Updated February 2023: added more photo samples!
It’s about time for another lens review! And this time, it will be the favorite lens of my Takumar collection, the super-handy, super-fast Super Takumar 50mm f/1.4. Don’t get me wrong, I like the other Takumar lenses, like 28mm, but that will be covered in the next edition of the lens review. For now, I would like to introduce the glorious 50mm.
First, a short history lesson. This lens was first introduced way back in 1964 when the first ‘super’ version was introduced by Pentax (then named Asahi Pentax). From then on, it has seen several incarnations through the varieties of front elements and changes in the focus ring, as the newer version has a focus ring made of rubber instead of metal. Coincidentally my copy of 50mm is the infamous radioactive thorium one with yellowish lens coloration.
A little disclaimer here: I tested this lens on a full-frame and crop-sensor digital camera. I have yet to test this with a film camera.
Build and Handling
This might be one of the best lens builds I have ever got the chance to experience. What not to love! The focus ring has a pretty long throw and is as smooth as silk when you move it around. It makes focusing easy even when you’re in a hurry. The aperture ring has a nice ‘click’ sound as you move through each aperture stop. But I guess that could apply to all Takumar lenses.
More in this series…
- [Lens Review] Pentax Takumar 35mm f/3.5
- [Lens Review] Industar 50mm f3.5
- [Lens Review] Helios 44-2 58mm f2
- [Lens Review] Sun System 65-130mm f/3.5
The entire lens is built out of metal. And it is made to last forever — I once dropped it into the asphalt, and it got just a little scratch, not a dent to be found. Compared to modern lenses of a similar focal length, Takumar 50mm’s size is small, but due to its metal construction, it has roughly the same weight. Still, I feel the balance is right when it’s attached to a body hanging from my neck.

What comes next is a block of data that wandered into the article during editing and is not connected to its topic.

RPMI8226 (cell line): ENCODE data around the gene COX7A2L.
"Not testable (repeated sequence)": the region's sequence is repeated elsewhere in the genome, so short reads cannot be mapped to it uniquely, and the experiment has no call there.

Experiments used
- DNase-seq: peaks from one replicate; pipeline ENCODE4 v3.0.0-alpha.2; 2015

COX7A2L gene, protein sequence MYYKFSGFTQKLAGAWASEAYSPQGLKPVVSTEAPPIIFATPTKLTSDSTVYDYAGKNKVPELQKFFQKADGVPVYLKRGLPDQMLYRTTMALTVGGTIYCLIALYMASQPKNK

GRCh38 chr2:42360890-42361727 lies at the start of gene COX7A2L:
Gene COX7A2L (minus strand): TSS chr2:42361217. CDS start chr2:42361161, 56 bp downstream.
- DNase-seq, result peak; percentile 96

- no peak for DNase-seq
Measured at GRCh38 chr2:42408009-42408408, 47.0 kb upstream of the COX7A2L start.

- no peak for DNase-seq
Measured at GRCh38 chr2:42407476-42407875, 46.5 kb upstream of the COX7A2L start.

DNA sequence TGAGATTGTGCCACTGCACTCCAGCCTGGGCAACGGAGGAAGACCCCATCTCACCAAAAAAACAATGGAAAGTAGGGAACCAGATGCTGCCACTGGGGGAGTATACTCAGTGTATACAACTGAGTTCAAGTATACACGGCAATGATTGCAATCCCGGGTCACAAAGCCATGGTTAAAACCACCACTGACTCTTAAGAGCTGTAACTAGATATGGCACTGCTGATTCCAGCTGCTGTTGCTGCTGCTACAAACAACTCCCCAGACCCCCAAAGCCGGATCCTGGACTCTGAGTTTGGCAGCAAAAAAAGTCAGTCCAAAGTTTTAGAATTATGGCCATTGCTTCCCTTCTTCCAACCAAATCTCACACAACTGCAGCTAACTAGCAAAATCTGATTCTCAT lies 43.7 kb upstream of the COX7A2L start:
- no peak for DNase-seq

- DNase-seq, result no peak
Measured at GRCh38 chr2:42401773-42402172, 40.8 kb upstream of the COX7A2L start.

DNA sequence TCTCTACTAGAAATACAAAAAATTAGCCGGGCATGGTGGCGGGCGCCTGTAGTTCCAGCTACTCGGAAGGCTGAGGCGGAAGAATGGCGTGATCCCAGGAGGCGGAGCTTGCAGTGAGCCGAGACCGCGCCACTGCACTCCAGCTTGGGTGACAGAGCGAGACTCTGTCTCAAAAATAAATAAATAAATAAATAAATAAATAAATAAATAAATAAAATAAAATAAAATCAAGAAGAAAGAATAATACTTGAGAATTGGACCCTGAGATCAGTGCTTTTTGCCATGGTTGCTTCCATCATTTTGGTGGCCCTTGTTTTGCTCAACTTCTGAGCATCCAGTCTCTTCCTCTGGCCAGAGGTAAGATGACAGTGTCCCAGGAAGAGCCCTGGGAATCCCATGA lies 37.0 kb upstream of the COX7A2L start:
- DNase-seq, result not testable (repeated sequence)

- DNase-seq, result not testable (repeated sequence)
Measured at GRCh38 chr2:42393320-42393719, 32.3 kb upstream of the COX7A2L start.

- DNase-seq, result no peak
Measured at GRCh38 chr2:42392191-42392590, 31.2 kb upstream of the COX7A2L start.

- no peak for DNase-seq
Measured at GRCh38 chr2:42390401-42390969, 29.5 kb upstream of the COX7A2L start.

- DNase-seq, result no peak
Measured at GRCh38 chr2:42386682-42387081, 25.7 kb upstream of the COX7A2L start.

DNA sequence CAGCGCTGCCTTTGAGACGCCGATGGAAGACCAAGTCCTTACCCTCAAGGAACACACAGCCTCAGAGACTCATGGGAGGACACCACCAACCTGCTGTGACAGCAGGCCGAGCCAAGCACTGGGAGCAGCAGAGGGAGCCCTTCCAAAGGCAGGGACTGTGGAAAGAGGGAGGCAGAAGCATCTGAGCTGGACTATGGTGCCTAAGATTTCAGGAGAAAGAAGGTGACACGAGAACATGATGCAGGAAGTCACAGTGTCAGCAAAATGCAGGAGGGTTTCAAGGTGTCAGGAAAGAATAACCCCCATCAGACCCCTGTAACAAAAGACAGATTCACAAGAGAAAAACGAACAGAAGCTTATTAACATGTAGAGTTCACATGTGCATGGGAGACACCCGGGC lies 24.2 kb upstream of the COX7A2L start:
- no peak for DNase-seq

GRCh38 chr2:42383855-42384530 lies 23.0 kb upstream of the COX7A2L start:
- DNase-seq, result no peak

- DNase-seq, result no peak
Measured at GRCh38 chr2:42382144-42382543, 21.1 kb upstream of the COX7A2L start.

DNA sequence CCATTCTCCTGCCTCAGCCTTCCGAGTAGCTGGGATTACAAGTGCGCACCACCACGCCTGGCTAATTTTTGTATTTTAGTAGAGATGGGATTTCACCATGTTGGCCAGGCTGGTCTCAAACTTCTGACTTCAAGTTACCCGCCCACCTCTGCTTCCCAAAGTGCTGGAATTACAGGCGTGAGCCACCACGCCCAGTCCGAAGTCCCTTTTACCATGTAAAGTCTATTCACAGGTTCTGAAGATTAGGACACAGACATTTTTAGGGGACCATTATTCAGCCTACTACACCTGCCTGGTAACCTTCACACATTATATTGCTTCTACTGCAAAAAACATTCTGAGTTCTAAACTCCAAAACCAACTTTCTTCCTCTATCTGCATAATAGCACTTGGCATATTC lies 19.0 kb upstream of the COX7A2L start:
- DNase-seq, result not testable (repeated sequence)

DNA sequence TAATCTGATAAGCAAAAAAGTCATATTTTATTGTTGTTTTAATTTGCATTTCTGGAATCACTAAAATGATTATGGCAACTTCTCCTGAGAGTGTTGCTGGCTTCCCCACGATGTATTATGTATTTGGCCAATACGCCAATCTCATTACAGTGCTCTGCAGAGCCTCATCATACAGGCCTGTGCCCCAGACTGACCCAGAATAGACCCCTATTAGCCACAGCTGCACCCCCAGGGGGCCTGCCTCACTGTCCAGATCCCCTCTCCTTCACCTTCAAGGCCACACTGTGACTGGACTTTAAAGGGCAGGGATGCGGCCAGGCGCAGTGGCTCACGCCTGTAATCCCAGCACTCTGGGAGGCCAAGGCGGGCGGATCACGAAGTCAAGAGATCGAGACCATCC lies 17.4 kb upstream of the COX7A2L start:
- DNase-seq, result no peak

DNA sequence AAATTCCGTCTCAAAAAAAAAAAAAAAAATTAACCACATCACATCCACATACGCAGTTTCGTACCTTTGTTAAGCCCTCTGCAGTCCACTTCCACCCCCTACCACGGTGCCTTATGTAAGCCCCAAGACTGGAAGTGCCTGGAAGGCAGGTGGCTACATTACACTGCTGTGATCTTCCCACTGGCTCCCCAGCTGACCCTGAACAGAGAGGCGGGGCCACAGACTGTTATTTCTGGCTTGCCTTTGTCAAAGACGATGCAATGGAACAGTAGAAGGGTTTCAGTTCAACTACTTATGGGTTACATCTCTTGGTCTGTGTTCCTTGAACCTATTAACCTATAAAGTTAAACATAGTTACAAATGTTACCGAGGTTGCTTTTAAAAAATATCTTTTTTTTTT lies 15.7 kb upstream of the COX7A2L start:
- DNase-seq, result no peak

In the image quality department, I guess Takumar has managed to deliver good quality control. Mine is quite old, and even though it’s not sharp wide open at f/1.4, if you stop it down to f/4 onwards, it will be sharp enough to my liking.
I like the bokeh here. It makes the out-of-focus area so pleasant to look at. And the large aperture makes nighttime bokeh beautiful. However, since this lens has only six aperture blades, when you stop down to f/5.6, the bokeh is no longer round as it turns to hexagons. Not so good for portraiture. At night time, it produces six-pronged sun stars, which you can see in the image below.
Talking about bokeh, at the widest aperture f1.4, sometimes it gives a very ‘busy’ look that might not be for everyone. No swirly bokeh is observed in the background.
One thing to notice, due to the design, is that the lens is exposed wide open without a lens hood. Depending on your lens version, this will turn any photo-facing sun into blotchy light patches if you don’t have the multi-coated one. Given the age of the lens, you will also see some horrible chromatic aberration. Contrast is also so-so, as seen in the night photo below.
So why, you may ask, did I say this is my favorite Takumar lens if I have been bashing a lot in the previous paragraph? Because for me, the ‘character’ that the lens possesses shines way brighter than its shortcomings! This is the perfect lens for street photography, which I greatly enjoy lately. I think you know now since all the sample images here are from my street shots. Even before corrections in Adobe Lightroom, I find the straight-out-of-camera results of this lens already give an overwhelming vintage look. And this is why it’s a winner in my book.
Obviously, I might be a bit biased in my opinion, but I think you might be addicted if you try this lens. If you are into street photography and comfortable handling manual lenses, get this lens if you happen to see it being sold in the wild. Here in Japan, the price hovers around 5000 yen and below for Super-Takumar and Super-Multi-Coated Takumar (the more recent SMC Takumar might fetch a bit more).